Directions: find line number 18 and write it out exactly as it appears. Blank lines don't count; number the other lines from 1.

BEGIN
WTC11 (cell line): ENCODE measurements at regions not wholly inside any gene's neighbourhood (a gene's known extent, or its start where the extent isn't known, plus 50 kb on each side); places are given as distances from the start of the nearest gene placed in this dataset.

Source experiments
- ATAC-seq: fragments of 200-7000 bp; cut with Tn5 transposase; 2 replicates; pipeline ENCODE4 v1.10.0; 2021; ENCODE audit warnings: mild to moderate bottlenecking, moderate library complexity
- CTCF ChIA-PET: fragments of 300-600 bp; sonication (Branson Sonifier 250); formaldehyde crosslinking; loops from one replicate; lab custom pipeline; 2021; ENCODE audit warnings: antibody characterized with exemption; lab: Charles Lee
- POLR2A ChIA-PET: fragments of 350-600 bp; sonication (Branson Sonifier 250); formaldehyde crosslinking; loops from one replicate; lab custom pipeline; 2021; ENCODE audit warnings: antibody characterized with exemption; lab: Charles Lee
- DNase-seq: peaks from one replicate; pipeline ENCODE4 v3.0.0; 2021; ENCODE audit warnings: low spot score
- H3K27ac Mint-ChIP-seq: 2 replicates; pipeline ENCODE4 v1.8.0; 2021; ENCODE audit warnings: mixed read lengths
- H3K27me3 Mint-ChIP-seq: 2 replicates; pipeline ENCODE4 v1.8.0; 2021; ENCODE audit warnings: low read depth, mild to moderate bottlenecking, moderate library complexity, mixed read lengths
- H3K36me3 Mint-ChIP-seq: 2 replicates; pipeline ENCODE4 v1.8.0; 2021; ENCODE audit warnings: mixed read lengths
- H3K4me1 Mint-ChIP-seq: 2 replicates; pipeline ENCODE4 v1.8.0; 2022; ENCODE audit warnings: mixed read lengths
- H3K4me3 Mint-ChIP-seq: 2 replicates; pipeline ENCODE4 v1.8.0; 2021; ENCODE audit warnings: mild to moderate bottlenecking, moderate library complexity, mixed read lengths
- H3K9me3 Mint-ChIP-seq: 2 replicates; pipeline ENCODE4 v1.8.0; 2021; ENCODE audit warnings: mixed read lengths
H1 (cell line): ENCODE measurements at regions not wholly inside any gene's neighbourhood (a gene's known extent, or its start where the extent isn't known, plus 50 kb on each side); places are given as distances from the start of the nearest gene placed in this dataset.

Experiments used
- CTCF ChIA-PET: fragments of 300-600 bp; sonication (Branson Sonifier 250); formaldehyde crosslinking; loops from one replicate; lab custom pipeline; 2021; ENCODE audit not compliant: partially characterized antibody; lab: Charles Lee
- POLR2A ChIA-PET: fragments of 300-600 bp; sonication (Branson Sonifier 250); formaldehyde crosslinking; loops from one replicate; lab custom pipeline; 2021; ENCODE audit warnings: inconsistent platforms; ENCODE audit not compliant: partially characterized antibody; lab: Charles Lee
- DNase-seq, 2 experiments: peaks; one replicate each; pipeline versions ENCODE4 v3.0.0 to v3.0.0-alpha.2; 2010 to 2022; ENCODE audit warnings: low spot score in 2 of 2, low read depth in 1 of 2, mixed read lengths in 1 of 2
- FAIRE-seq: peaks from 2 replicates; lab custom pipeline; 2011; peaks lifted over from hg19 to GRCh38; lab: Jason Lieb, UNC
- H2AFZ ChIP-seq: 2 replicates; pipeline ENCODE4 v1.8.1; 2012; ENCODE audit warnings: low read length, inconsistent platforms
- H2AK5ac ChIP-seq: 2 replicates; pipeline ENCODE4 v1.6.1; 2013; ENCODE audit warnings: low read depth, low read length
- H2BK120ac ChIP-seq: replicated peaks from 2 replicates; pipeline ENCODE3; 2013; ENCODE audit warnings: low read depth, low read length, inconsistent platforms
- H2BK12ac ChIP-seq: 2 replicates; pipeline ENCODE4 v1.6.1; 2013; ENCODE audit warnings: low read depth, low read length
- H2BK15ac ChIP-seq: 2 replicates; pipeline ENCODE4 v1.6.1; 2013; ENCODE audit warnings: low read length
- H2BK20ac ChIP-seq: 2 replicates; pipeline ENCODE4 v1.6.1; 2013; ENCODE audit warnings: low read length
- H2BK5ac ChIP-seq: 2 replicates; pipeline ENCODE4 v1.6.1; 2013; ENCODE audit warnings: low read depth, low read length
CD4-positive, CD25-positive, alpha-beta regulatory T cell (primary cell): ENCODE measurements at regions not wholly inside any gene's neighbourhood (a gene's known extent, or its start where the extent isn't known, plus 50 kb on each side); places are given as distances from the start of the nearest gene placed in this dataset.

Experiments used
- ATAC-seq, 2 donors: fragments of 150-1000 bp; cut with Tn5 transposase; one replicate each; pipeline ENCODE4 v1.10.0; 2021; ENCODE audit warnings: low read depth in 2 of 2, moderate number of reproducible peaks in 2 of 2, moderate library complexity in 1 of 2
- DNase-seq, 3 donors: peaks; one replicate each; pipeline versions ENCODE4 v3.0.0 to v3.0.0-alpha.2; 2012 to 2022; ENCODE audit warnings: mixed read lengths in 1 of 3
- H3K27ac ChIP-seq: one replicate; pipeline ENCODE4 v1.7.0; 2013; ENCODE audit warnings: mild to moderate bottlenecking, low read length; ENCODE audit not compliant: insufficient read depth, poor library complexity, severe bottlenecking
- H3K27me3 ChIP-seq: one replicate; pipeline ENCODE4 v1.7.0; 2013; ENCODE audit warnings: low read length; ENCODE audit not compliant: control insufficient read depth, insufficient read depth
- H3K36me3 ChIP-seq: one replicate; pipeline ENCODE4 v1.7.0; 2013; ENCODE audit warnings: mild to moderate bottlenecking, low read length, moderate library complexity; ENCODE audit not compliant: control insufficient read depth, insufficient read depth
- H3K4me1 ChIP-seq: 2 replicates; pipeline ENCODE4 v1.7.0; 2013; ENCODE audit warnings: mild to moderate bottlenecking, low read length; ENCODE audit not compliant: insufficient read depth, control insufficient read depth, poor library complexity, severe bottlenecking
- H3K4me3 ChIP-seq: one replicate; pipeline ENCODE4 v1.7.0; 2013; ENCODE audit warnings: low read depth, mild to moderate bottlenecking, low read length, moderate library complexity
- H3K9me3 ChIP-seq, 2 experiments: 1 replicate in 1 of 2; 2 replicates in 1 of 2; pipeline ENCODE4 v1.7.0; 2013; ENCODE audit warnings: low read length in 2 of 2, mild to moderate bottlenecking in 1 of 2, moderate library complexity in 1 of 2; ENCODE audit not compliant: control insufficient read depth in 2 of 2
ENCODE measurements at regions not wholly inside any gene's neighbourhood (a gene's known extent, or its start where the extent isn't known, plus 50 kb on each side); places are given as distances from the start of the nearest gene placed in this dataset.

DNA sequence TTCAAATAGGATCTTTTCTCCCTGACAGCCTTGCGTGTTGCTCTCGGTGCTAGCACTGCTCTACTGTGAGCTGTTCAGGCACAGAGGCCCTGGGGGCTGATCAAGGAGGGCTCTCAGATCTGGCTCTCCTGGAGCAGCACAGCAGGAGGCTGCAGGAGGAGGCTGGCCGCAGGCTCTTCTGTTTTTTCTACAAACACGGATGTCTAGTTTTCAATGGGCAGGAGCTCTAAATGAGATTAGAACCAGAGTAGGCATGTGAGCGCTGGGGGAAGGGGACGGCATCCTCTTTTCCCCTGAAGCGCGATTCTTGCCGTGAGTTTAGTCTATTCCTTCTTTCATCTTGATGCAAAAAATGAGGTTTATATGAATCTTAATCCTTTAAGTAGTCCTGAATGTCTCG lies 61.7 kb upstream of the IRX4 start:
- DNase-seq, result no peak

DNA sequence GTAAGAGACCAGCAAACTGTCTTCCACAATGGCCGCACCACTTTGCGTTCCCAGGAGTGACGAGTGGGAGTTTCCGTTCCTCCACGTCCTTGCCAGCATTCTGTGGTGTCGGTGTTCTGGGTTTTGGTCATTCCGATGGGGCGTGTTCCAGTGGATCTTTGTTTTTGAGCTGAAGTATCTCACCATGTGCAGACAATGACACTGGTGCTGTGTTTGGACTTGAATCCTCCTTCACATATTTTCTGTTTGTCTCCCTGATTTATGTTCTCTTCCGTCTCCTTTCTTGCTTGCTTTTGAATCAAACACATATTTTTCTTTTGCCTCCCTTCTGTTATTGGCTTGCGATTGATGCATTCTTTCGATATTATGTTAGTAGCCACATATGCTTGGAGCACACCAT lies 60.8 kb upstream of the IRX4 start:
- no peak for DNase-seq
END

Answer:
- FAIRE-seq: peaks from 2 replicates; lab custom pipeline; 2011; peaks lifted over from hg19 to GRCh38; lab: Jason Lieb, UNC